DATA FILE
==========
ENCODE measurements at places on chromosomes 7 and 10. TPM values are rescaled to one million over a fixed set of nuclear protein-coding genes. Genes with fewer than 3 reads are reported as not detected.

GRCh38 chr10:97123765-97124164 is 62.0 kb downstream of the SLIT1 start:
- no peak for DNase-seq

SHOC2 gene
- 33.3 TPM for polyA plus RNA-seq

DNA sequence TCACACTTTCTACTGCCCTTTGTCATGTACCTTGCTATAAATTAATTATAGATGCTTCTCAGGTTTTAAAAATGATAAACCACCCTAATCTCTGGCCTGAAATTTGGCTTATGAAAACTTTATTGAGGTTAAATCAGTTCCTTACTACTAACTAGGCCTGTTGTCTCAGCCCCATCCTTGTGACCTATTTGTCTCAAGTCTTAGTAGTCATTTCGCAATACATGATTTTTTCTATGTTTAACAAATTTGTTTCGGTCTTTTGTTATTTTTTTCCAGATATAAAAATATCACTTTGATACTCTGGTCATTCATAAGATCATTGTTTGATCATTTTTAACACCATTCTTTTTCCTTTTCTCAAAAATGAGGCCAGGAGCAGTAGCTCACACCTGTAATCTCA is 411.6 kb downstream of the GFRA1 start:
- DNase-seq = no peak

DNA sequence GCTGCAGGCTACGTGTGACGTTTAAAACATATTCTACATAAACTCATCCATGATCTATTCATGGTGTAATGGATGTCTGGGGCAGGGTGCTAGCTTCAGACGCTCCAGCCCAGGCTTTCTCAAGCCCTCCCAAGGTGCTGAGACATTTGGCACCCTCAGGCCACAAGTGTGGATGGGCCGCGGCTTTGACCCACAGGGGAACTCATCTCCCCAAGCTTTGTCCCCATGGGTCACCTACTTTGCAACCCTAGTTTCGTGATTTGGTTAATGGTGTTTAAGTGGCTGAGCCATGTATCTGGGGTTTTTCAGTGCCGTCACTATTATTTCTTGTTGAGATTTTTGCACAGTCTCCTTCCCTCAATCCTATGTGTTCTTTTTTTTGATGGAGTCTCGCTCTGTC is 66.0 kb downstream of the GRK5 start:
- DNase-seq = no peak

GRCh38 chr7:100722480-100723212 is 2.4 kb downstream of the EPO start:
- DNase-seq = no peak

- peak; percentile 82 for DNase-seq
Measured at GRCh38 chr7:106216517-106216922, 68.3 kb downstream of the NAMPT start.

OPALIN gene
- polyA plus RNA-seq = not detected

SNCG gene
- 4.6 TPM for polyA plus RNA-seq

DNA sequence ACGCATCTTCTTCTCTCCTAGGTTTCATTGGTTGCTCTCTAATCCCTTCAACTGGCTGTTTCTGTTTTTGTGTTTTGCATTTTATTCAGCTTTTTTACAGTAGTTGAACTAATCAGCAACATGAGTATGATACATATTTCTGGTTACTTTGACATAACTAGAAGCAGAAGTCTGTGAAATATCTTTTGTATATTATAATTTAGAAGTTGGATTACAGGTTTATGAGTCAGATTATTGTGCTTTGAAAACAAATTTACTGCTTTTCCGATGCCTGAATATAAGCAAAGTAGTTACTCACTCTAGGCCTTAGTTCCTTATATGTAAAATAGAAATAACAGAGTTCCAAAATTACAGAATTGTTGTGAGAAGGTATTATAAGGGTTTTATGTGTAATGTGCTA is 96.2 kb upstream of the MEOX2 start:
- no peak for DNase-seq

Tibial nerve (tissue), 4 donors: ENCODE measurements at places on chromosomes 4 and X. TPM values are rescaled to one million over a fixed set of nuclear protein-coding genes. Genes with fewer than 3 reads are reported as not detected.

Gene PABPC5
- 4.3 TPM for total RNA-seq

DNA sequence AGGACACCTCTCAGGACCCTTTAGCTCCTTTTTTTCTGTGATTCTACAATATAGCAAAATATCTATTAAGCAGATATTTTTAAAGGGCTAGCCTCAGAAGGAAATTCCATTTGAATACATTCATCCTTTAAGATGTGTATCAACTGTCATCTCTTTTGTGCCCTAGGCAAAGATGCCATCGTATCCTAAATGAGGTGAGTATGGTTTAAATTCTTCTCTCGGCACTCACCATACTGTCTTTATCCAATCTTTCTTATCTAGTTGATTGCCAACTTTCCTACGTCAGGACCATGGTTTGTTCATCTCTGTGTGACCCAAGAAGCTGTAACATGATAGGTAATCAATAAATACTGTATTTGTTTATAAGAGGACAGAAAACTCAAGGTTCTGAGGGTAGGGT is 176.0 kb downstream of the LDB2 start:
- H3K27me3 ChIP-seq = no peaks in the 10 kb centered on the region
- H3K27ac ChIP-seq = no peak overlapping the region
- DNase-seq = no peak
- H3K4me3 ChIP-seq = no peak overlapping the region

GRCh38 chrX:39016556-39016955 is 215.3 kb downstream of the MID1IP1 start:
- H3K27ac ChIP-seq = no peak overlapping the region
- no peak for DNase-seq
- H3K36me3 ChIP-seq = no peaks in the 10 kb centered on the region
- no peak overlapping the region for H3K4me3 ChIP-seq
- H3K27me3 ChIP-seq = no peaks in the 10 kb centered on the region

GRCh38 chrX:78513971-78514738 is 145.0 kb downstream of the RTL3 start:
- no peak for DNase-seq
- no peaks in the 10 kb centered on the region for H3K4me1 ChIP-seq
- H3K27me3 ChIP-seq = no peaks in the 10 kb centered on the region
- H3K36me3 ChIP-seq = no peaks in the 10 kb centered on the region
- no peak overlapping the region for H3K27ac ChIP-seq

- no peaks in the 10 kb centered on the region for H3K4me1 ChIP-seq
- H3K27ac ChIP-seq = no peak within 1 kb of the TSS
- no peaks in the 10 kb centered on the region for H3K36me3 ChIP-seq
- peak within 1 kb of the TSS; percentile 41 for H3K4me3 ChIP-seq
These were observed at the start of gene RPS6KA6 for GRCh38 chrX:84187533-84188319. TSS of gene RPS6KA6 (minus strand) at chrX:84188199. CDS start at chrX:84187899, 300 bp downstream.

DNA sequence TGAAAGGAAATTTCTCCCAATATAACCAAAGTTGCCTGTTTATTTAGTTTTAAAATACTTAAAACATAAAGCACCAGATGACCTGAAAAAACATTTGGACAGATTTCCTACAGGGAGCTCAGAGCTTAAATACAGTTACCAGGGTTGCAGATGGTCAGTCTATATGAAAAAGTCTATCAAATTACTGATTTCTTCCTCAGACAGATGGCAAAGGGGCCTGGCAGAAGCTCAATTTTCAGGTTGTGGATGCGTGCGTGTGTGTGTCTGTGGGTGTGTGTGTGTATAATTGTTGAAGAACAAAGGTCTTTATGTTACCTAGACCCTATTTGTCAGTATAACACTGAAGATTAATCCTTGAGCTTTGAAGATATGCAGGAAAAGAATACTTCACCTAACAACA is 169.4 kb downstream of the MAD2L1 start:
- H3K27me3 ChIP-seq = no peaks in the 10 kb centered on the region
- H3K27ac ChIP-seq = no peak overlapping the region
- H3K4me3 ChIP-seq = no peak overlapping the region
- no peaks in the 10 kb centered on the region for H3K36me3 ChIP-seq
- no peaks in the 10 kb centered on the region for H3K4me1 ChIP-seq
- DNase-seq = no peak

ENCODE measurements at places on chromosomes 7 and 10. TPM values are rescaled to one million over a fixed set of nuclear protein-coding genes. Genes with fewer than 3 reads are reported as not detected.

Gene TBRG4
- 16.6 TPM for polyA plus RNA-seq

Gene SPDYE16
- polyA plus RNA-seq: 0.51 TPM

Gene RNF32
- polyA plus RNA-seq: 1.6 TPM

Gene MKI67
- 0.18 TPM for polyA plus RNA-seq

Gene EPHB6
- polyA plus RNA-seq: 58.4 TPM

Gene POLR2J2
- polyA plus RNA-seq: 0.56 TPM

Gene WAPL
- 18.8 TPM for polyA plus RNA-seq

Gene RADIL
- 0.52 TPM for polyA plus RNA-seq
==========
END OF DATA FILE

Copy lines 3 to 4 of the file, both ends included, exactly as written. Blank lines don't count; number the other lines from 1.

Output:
- no peak for DNase-seq

SHOC2 gene